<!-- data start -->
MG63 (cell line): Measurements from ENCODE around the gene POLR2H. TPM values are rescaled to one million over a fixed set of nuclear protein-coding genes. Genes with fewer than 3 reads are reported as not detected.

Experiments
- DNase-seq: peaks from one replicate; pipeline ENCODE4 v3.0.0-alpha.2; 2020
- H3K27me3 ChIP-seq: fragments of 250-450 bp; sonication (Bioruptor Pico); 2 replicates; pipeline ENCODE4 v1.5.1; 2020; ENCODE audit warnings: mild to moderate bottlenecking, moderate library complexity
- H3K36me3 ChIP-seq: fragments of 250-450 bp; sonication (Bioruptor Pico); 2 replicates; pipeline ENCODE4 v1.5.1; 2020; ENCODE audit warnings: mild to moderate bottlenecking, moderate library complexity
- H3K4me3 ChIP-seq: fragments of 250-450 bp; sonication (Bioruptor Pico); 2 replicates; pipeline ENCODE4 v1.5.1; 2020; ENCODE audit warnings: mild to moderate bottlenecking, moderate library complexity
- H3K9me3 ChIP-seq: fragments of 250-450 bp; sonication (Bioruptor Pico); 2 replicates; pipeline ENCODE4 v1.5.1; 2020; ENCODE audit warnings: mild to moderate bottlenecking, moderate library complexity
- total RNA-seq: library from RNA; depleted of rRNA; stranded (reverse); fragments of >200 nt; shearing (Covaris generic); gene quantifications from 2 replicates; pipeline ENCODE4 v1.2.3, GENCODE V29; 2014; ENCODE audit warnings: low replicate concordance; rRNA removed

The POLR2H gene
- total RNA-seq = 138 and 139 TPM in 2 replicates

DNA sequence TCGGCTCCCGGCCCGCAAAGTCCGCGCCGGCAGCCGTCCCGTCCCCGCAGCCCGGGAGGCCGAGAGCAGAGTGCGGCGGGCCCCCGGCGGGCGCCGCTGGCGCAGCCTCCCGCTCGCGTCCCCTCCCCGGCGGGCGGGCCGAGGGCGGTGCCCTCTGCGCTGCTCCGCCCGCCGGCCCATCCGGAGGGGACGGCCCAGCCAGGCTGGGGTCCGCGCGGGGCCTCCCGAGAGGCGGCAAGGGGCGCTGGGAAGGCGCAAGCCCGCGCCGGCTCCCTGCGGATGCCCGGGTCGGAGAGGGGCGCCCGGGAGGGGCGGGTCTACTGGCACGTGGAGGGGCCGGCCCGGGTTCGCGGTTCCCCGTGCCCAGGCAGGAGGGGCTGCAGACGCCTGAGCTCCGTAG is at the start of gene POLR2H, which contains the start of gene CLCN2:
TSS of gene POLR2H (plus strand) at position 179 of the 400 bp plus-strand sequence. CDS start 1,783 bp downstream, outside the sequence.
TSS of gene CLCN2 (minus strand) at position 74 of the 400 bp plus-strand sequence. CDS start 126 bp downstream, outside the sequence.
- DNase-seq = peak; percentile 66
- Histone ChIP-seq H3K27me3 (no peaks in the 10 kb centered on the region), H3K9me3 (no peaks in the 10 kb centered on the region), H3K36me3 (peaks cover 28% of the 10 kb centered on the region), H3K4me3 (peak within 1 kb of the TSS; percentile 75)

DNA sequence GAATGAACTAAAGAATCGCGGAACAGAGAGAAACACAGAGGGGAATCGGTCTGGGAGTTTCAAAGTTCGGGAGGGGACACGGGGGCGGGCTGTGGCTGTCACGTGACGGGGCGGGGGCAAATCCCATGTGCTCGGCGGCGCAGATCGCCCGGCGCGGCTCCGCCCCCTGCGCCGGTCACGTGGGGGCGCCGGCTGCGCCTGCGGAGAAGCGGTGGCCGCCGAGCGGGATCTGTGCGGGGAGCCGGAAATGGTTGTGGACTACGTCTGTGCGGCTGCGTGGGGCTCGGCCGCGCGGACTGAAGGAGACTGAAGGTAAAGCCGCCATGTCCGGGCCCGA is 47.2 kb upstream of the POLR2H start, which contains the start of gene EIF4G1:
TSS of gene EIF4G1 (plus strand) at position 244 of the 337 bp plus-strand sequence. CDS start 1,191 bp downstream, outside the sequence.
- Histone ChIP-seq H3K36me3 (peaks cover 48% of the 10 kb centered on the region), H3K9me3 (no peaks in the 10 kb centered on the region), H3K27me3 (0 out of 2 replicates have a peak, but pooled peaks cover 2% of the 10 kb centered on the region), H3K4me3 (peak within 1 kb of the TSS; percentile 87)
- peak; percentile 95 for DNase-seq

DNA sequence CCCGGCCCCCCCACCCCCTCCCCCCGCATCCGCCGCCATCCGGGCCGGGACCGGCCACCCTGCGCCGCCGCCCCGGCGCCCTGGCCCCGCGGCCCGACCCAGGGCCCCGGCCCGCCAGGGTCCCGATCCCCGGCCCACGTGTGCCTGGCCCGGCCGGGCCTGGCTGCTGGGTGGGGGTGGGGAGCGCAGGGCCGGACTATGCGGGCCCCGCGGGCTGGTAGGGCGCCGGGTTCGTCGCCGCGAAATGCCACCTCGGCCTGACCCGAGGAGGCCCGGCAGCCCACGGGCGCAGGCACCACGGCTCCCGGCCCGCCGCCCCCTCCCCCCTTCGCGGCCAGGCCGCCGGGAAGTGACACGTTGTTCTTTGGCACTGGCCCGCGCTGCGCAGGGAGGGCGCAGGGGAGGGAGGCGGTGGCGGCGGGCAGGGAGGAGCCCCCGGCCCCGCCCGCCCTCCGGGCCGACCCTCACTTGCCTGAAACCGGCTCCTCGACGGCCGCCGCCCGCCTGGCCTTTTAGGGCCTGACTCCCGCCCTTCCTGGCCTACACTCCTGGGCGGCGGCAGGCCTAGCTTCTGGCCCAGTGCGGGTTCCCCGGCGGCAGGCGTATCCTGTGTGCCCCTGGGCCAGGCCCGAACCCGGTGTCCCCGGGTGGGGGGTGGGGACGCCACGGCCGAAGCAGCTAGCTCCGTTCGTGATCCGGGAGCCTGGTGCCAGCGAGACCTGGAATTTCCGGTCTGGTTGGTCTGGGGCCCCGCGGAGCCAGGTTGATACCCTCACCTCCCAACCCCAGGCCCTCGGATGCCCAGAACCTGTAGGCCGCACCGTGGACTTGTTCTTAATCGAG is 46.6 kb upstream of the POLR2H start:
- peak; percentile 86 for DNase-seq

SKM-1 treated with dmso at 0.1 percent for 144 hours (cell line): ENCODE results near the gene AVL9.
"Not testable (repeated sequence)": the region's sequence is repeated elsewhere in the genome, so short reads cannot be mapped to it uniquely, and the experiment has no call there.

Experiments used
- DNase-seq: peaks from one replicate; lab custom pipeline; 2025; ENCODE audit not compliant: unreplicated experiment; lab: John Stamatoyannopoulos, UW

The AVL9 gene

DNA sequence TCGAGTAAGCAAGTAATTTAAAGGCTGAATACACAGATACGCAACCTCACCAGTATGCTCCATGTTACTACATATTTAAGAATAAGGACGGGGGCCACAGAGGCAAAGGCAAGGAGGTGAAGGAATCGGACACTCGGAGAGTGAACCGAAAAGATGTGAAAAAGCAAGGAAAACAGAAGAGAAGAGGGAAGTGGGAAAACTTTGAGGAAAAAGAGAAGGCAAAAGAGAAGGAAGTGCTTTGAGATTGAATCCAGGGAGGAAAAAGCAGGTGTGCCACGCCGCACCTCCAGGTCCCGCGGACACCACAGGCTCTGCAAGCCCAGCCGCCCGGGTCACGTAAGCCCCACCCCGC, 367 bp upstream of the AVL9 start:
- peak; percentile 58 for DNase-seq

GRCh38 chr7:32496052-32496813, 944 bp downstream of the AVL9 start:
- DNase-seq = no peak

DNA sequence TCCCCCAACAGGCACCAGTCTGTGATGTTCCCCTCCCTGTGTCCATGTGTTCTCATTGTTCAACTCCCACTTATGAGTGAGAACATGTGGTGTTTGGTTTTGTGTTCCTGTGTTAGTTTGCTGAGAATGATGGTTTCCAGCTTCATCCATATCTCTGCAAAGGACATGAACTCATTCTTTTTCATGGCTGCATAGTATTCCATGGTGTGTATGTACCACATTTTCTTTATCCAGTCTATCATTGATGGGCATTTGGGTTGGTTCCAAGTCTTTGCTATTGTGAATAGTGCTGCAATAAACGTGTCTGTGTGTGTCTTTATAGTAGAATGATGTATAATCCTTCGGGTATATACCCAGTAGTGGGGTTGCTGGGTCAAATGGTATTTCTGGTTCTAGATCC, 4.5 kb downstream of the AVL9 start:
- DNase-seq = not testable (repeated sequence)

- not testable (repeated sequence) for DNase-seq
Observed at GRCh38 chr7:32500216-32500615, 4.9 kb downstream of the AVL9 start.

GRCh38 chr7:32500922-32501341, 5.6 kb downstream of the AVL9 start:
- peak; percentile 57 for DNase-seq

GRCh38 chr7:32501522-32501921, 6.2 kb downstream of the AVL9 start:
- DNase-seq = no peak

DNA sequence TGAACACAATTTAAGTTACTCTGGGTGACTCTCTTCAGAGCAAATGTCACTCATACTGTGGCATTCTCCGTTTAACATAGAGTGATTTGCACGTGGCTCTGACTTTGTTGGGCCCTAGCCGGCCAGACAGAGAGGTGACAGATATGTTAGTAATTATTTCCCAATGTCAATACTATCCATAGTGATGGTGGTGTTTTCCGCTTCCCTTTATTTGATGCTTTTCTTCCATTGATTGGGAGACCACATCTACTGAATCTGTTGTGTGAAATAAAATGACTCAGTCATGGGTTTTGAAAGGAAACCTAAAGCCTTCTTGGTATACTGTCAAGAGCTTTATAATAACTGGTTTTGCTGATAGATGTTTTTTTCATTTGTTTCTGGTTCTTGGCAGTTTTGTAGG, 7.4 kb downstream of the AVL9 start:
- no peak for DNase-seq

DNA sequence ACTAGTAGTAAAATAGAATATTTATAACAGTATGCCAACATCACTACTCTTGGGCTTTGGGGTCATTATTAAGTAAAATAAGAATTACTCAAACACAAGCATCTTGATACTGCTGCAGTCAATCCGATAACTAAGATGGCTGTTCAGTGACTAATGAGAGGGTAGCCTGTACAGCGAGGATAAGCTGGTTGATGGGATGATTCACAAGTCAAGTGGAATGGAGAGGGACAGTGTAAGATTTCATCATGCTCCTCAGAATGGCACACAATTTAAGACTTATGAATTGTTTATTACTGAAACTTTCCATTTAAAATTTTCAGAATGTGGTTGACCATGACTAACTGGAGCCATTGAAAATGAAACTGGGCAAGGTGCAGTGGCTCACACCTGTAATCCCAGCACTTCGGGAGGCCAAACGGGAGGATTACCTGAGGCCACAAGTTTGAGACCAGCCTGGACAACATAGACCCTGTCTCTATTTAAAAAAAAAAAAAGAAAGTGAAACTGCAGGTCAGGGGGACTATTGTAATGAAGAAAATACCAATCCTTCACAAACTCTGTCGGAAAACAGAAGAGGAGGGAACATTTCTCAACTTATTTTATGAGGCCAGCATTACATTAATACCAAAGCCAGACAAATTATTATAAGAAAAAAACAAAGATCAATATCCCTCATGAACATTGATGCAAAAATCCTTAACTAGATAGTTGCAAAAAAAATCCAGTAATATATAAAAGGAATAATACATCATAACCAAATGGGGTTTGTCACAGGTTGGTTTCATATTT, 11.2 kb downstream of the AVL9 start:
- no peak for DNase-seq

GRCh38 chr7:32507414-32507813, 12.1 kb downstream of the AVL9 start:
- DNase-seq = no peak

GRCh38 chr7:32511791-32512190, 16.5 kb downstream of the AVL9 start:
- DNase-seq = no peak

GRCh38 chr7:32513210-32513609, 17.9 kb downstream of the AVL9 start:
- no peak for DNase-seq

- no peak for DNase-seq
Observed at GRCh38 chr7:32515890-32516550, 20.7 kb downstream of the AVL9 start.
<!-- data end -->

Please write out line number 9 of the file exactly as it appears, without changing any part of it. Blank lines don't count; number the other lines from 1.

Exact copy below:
The POLR2H gene